Paying a Premium for Higher Education (Opinion)

Tim Goral's picture

As public higher education struggles for funding it is only natural to expect cuts in services. But what about the other possibility – premium payments for what used to be free.

Consumers are getting more accustomed to paying fees for extra services. It’s expected in certain situations. First-class accommodations, for example, are something for which you would expect to pay more. Some concert promoters now charge premium fees for top seats and access to the artists. You get more for your money if you can afford it.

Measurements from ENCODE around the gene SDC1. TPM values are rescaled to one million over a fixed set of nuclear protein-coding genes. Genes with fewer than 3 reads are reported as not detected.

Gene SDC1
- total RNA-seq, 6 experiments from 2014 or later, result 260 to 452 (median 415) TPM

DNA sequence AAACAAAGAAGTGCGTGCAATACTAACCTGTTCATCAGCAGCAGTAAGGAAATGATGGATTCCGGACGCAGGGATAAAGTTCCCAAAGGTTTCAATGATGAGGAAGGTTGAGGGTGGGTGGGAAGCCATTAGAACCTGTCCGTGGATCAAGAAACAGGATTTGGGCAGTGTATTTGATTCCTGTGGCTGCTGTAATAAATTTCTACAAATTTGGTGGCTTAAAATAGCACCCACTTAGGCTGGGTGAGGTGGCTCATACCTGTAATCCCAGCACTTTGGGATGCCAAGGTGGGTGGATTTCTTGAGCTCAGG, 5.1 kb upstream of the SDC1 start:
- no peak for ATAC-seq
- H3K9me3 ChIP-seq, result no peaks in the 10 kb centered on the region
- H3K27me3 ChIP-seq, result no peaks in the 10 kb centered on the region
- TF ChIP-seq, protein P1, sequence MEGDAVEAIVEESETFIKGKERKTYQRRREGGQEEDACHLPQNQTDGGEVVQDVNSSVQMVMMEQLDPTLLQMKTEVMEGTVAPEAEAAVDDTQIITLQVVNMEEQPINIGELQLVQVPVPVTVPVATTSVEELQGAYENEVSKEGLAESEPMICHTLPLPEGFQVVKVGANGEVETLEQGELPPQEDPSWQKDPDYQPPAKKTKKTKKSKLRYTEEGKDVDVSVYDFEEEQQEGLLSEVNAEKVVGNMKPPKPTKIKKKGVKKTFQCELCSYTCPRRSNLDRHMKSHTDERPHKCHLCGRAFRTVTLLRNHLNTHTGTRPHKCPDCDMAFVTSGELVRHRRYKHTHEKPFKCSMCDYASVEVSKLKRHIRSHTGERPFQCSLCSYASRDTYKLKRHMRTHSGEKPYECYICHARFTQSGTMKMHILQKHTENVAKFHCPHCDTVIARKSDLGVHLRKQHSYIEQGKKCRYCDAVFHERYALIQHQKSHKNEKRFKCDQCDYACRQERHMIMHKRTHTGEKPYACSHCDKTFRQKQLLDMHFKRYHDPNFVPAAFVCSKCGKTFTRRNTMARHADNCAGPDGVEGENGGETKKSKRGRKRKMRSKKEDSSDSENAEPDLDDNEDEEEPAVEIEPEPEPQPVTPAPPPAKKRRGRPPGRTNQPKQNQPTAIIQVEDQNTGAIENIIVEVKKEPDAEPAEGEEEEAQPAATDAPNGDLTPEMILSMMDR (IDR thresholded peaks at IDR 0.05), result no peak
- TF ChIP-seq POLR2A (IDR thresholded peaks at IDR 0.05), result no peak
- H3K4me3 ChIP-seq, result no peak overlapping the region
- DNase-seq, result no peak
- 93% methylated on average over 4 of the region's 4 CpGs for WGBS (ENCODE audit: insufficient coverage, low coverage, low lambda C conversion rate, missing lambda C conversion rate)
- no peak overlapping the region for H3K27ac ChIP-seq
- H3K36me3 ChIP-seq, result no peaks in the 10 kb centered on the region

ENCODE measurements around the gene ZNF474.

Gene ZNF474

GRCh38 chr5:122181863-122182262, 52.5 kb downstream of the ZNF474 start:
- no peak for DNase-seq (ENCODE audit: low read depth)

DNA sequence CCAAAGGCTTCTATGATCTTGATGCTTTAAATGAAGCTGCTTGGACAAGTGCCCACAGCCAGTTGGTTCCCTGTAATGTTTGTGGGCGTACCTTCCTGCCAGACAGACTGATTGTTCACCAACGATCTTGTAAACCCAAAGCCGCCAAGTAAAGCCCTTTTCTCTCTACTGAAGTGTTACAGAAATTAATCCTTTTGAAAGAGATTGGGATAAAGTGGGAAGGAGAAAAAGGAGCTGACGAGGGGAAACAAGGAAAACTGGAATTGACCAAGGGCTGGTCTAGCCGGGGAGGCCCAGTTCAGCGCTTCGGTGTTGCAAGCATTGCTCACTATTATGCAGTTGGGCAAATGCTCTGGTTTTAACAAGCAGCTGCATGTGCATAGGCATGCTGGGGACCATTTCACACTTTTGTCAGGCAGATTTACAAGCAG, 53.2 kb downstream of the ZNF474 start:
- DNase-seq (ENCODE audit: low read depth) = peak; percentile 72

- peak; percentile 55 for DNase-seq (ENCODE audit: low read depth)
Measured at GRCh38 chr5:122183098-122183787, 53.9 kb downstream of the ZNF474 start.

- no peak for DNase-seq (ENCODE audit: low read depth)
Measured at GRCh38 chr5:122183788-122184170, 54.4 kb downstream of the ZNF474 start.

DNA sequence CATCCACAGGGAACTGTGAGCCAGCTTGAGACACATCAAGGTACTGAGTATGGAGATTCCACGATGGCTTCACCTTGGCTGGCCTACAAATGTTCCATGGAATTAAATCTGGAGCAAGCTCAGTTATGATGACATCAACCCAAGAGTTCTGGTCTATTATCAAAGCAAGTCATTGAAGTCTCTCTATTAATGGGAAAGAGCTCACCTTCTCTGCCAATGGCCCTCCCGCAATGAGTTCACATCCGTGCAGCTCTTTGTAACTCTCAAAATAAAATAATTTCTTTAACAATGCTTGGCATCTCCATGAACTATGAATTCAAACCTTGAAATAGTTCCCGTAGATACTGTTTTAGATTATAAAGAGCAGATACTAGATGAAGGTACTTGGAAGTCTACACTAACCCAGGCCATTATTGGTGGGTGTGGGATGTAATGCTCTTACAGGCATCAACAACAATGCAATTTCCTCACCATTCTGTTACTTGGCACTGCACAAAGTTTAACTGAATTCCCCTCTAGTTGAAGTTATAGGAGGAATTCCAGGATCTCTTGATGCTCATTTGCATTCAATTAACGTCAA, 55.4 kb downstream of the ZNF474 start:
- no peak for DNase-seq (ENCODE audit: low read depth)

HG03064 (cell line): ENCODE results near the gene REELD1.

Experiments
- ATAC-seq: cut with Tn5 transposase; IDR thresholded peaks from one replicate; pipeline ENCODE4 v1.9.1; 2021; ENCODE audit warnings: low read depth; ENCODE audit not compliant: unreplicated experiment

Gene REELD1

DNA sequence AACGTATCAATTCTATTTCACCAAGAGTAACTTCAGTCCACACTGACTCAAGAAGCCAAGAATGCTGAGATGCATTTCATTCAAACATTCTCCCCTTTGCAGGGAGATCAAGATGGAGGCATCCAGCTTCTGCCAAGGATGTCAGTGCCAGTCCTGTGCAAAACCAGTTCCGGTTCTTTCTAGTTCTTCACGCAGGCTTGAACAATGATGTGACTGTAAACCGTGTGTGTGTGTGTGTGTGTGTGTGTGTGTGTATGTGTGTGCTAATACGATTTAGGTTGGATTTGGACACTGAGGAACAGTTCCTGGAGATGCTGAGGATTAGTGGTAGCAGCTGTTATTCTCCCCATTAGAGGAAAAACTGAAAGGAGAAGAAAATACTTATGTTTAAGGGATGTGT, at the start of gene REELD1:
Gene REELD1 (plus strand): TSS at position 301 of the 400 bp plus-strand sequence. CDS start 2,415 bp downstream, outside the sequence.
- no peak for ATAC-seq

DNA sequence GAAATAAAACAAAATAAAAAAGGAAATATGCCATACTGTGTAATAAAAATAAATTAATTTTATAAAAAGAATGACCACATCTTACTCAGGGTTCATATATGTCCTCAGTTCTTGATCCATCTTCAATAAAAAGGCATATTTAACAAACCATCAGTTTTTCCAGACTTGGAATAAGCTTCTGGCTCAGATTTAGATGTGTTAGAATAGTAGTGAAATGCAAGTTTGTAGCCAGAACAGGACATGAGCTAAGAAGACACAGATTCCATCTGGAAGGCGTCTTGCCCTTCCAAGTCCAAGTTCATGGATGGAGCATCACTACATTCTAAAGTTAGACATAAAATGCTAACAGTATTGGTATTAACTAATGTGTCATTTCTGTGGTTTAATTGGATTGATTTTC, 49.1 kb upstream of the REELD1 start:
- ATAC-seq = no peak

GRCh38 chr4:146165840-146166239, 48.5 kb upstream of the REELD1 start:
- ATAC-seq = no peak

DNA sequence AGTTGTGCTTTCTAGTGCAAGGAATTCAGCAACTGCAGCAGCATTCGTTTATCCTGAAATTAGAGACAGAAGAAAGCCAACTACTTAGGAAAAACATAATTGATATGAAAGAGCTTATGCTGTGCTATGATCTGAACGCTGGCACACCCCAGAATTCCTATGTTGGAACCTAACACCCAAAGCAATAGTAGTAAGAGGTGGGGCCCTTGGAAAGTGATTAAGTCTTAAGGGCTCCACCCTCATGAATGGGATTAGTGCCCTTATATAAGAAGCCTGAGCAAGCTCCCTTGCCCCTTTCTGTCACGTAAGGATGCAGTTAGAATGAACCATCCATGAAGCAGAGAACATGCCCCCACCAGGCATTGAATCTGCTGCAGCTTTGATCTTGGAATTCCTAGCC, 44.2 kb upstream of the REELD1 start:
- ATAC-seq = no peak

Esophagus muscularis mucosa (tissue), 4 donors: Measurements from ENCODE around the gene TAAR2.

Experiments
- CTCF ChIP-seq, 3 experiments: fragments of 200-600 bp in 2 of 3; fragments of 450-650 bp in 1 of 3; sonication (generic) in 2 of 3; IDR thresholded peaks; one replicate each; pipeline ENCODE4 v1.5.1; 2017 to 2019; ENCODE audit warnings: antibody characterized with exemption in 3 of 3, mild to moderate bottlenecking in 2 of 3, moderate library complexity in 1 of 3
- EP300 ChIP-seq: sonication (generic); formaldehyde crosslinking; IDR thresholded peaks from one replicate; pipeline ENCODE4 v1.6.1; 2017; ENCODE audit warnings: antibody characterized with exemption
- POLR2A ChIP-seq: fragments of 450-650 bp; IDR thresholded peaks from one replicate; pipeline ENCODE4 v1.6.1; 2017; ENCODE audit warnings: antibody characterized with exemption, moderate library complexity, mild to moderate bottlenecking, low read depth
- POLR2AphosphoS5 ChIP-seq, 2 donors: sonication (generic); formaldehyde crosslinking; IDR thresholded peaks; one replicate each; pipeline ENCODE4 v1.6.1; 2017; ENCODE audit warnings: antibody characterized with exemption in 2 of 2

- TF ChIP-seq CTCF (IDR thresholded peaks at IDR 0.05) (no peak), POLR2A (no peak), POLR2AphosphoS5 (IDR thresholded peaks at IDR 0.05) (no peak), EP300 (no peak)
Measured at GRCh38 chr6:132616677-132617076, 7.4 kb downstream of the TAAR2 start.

Where fees for extras lead to consumer angst is when the additional money is for something you always expected to get in the first place, such as checked baggage for your air travel. As a college student you could reasonably expect to get access to the courses you need to graduate.

That may no longer be the case at Santa Monica College. A radical change there is raising concerns that this simple expectation may no longer be a guarantee for their students, and that getting the courses you do need may require a premium payment.

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